Why Inflation needs to be factored when assessing the Value of a Business

There are some fabulous stocks in the stock market that is very stable, but is no longer growing. So can we still assess the value?

Let me give you an example.

Say we are assessing a chicken rice business in a mature estate in Singapore.
The chicken rice shop has regular customers in that estate so its net revenue (or sales of food) is very steady, but there is no growth.
so by right, when we check the Net Income it should also be stagnant.
But due to inflation, the price of the the cooking ingredients will increase, and the coffee shop will then also have to rise prices to pass the cost down to the customers. Interestingly, this will cause their net profit to increase (at the rate of inflation).
Every year, the shop sells 100,000 plates of chicken rice.
The costs of making a plate of chicken rice = $1.
The selling price of a plate of chicken rice = $2.50
Thus the net profit per plate is $2.50 – $1 = $1.50
The Net profit for the Business = $150,000
Say 10 years later, inflation grew by 100% and all prices doubled.
So the costs of producing the plate of chicken grew from $1 to $2.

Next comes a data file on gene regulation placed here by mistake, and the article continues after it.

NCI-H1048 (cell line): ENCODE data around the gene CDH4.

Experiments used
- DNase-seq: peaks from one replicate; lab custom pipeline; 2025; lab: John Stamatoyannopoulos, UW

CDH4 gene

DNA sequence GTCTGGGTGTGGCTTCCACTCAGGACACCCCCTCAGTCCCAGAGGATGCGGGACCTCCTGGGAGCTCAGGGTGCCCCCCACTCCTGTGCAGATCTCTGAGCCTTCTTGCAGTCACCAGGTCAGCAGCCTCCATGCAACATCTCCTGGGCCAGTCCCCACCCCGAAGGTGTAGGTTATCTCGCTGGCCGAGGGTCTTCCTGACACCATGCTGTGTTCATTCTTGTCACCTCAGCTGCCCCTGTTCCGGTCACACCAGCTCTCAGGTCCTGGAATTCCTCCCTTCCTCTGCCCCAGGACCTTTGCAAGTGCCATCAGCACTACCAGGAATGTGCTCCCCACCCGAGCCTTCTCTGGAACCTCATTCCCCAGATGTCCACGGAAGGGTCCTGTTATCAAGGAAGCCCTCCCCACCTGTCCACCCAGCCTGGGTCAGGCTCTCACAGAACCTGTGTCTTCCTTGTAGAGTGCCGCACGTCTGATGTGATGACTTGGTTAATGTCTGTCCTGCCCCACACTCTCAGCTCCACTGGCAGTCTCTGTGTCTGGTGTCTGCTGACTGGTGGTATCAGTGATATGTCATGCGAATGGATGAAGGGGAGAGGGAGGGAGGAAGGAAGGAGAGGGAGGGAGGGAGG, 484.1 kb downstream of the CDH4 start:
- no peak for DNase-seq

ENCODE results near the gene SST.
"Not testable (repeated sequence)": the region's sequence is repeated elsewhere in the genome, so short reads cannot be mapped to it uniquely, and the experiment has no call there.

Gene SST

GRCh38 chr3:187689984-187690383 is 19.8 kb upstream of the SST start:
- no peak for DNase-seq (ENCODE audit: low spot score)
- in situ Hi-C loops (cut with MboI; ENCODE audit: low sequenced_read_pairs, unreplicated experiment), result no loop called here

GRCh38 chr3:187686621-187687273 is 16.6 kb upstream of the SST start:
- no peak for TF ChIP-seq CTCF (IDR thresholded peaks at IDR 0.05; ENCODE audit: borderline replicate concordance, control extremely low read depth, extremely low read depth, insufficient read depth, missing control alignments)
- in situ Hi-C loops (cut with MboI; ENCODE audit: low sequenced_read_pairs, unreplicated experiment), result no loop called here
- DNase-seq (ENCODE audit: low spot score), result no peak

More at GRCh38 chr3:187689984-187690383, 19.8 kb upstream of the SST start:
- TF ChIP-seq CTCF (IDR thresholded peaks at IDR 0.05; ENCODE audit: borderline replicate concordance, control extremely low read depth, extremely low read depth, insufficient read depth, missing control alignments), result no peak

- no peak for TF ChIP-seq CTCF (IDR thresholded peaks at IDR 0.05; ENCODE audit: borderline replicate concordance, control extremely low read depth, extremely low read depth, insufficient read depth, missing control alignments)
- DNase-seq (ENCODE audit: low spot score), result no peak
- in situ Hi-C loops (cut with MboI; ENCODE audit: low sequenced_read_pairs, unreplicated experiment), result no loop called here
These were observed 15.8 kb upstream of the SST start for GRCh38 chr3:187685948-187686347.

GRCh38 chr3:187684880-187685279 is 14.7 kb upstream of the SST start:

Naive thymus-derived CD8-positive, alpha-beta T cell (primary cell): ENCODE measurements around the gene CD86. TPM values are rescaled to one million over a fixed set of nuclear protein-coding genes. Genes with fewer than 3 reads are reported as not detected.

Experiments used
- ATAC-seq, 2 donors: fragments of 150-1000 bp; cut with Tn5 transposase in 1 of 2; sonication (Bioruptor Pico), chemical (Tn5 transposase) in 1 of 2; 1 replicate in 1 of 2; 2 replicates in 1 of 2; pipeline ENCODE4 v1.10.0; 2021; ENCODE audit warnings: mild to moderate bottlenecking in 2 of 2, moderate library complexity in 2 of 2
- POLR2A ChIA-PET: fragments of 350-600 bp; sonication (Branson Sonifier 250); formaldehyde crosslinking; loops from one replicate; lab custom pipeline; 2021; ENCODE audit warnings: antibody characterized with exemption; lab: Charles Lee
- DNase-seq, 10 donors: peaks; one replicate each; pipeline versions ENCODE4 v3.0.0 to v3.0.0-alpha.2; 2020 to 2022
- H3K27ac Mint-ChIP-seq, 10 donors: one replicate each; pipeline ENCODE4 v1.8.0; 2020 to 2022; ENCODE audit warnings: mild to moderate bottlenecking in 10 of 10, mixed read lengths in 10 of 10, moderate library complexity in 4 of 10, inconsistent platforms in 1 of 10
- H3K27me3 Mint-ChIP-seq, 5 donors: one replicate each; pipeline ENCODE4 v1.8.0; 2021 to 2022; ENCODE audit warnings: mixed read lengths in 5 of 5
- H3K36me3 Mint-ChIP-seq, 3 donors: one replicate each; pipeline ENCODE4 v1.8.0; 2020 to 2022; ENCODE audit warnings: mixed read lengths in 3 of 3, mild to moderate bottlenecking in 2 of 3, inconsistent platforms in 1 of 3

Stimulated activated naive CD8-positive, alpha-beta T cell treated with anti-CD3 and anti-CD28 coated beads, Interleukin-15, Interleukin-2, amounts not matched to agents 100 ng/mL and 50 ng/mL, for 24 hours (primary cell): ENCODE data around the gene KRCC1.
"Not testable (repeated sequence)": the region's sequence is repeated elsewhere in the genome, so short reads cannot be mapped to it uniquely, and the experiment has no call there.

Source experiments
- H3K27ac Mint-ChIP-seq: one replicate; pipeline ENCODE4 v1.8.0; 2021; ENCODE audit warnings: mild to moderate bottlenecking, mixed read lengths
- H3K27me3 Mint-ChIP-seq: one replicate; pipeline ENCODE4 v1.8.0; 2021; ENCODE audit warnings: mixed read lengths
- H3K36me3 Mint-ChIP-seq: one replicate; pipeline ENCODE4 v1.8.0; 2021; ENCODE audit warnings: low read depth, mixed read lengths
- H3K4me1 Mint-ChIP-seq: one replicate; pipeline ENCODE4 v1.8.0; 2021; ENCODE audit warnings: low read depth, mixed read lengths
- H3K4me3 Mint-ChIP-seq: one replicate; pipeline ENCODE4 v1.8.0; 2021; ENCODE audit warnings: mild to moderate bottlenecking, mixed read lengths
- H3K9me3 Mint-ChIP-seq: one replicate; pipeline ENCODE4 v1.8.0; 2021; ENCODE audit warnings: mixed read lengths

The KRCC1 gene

The selling price also doubled from $2.50 to $5.
The net profit per plate = $5 – $2 = $3 (also doubled).
So while the number of plates of chicken rice remains at 100,000 plate, the net profit is now $3 x 100,000 = $300,000 (double also).
Now, back to the calculation.
If we have confidence in the chicken rice shop that it will still be around 10 years from today, but expect zero growth. The shop is only worth how much profits it can make us in today’s value.
So for e,g, we already see that the Net Profit for 2012 = $150,000.
What will net the Net Profit in 2013, 2014, 2015 …. all the way to 10 years later?
We need to factor in that while sales does not grow, (this is known as a terminal stage where the business no longer grows)  profit will grow at the inflation rate.
So we project the profits at inflation rate
2012 = $150,000
2013 = $156,000
2014 = $162,240
We then discount each individual profits for each individual year back to today’s value based on our desired returns (also known as discount rate. Some  other investors may use government bond rates as a discount rate).
And then we add up all the future profits that is already discounted back to today’s value and that will be our Net Present Value (or a more accurate term will be our Net Present Target Buying Price) for the business.

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Mind Kinesis Research Team

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